Educational technology can help encourage quiet students to become active participants in the classroom, says Stacey Roshan, math teacher and director of innovation and educational technology in Potomac, Maryland. Being called on in class was stressful and intimidating for Roshan throughout her education, she writes in a recent piece on reaching quiet kids in class for EdSurge. “I could never pay full attention because I always felt on alert,” Roshan says. “I was scared to be called on. I didn’t want to be put on the spot.” She recalls teachers frequently calling only on those who were first to raise their hands.
Her experience made her more sensitive to the needs of methodical thinkers and shy kids and informed her approach to facilitating class discussions. Roshan concluded that educational technology is a valuable tool “to engage students, inform individual and group instruction, differentiate lessons, document work, and empower students to direct their own learning.”
But creating safe spaces for all students, she says, requires vetting technology for the classroom. Over many years, Roshan developed the following questions to assess whether educational technology is appropriate and useful which she uses as a rubric when deciding whether to adopt a technology solution:
- Does it give each child a chance to participate, even if they are not the first to answer?
- “Does it engage every learner in the room, and require them all to actively participate and respond to each question, form an opinion, and submit an answer?”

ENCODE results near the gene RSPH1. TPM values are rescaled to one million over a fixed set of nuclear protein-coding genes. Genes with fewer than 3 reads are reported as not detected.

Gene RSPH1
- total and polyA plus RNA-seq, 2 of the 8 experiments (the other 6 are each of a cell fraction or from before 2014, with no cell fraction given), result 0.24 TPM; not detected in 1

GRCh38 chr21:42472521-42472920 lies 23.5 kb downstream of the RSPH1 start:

- Does it allow for students to share openly, without risk of exposure of their mistakes to other students?
- Is it efficient and effective for teachers to target not only class needs, but individual student needs?
- Does it vary the way students can respond to a question? Some students like oral discussion while others prefer written replies.
Frequent, well-planned use of the tools that meet her high standards makes them feel second-nature to the students. Roshan recommends Flipgrid which allows students to create and post videos in response to questions from both the teacher and other students—a less stressful scenario for a shy student than speaking to a whole class. EdPuzzle also passes her test: It’s a flipped classroom tool that enables students to interact with each other through video questions.
An inclusive classroom environment requires a culture shift from “first is best,” where the teacher calls on the first student to raise her hand, to one where all students feel safe and comfortable participating.